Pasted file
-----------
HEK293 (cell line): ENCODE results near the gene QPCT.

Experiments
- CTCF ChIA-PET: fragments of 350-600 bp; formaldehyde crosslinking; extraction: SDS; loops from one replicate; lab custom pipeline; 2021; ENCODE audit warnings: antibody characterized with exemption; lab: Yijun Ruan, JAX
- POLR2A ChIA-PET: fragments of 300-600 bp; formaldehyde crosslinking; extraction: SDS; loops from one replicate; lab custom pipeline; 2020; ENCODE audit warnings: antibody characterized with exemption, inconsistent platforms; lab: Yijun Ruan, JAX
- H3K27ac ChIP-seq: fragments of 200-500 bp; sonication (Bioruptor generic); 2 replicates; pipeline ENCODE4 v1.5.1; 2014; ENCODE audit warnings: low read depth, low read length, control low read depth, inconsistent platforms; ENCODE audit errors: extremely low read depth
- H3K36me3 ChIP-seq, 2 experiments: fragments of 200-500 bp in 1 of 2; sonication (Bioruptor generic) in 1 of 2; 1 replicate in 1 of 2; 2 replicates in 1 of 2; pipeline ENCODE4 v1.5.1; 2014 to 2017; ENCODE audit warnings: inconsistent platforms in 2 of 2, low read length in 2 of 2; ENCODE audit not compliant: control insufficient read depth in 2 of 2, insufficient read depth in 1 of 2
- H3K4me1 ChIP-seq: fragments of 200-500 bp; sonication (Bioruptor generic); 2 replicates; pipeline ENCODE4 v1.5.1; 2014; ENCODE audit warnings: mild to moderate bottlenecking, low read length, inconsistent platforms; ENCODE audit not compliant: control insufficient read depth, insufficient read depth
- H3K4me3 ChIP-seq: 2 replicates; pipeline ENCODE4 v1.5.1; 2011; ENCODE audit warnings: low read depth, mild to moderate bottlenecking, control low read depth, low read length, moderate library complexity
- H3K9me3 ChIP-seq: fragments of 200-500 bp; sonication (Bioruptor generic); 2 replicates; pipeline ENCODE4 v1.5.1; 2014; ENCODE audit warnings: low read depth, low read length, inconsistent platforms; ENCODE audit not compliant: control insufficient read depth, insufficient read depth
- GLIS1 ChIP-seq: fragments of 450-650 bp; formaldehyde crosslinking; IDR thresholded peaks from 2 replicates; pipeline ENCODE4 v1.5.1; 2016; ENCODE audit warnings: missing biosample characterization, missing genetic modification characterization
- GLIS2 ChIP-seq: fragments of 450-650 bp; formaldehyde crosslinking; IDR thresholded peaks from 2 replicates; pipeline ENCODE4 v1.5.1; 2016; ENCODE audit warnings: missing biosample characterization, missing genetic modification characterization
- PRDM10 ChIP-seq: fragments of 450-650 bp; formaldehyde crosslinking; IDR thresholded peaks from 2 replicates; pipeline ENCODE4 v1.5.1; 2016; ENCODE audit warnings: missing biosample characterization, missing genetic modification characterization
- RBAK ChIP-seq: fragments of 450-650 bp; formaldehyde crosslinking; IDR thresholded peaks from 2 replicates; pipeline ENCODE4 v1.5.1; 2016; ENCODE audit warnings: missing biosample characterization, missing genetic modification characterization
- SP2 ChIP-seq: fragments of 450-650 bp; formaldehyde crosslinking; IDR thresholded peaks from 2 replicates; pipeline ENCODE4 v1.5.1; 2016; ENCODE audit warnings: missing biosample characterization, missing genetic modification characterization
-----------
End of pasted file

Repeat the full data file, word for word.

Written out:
HEK293 (cell line): ENCODE results near the gene QPCT.

Experiments
- CTCF ChIA-PET: fragments of 350-600 bp; formaldehyde crosslinking; extraction: SDS; loops from one replicate; lab custom pipeline; 2021; ENCODE audit warnings: antibody characterized with exemption; lab: Yijun Ruan, JAX
- POLR2A ChIA-PET: fragments of 300-600 bp; formaldehyde crosslinking; extraction: SDS; loops from one replicate; lab custom pipeline; 2020; ENCODE audit warnings: antibody characterized with exemption, inconsistent platforms; lab: Yijun Ruan, JAX
- H3K27ac ChIP-seq: fragments of 200-500 bp; sonication (Bioruptor generic); 2 replicates; pipeline ENCODE4 v1.5.1; 2014; ENCODE audit warnings: low read depth, low read length, control low read depth, inconsistent platforms; ENCODE audit errors: extremely low read depth
- H3K36me3 ChIP-seq, 2 experiments: fragments of 200-500 bp in 1 of 2; sonication (Bioruptor generic) in 1 of 2; 1 replicate in 1 of 2; 2 replicates in 1 of 2; pipeline ENCODE4 v1.5.1; 2014 to 2017; ENCODE audit warnings: inconsistent platforms in 2 of 2, low read length in 2 of 2; ENCODE audit not compliant: control insufficient read depth in 2 of 2, insufficient read depth in 1 of 2
- H3K4me1 ChIP-seq: fragments of 200-500 bp; sonication (Bioruptor generic); 2 replicates; pipeline ENCODE4 v1.5.1; 2014; ENCODE audit warnings: mild to moderate bottlenecking, low read length, inconsistent platforms; ENCODE audit not compliant: control insufficient read depth, insufficient read depth
- H3K4me3 ChIP-seq: 2 replicates; pipeline ENCODE4 v1.5.1; 2011; ENCODE audit warnings: low read depth, mild to moderate bottlenecking, control low read depth, low read length, moderate library complexity
- H3K9me3 ChIP-seq: fragments of 200-500 bp; sonication (Bioruptor generic); 2 replicates; pipeline ENCODE4 v1.5.1; 2014; ENCODE audit warnings: low read depth, low read length, inconsistent platforms; ENCODE audit not compliant: control insufficient read depth, insufficient read depth
- GLIS1 ChIP-seq: fragments of 450-650 bp; formaldehyde crosslinking; IDR thresholded peaks from 2 replicates; pipeline ENCODE4 v1.5.1; 2016; ENCODE audit warnings: missing biosample characterization, missing genetic modification characterization
- GLIS2 ChIP-seq: fragments of 450-650 bp; formaldehyde crosslinking; IDR thresholded peaks from 2 replicates; pipeline ENCODE4 v1.5.1; 2016; ENCODE audit warnings: missing biosample characterization, missing genetic modification characterization
- PRDM10 ChIP-seq: fragments of 450-650 bp; formaldehyde crosslinking; IDR thresholded peaks from 2 replicates; pipeline ENCODE4 v1.5.1; 2016; ENCODE audit warnings: missing biosample characterization, missing genetic modification characterization
- RBAK ChIP-seq: fragments of 450-650 bp; formaldehyde crosslinking; IDR thresholded peaks from 2 replicates; pipeline ENCODE4 v1.5.1; 2016; ENCODE audit warnings: missing biosample characterization, missing genetic modification characterization
- SP2 ChIP-seq: fragments of 450-650 bp; formaldehyde crosslinking; IDR thresholded peaks from 2 replicates; pipeline ENCODE4 v1.5.1; 2016; ENCODE audit warnings: missing biosample characterization, missing genetic modification characterization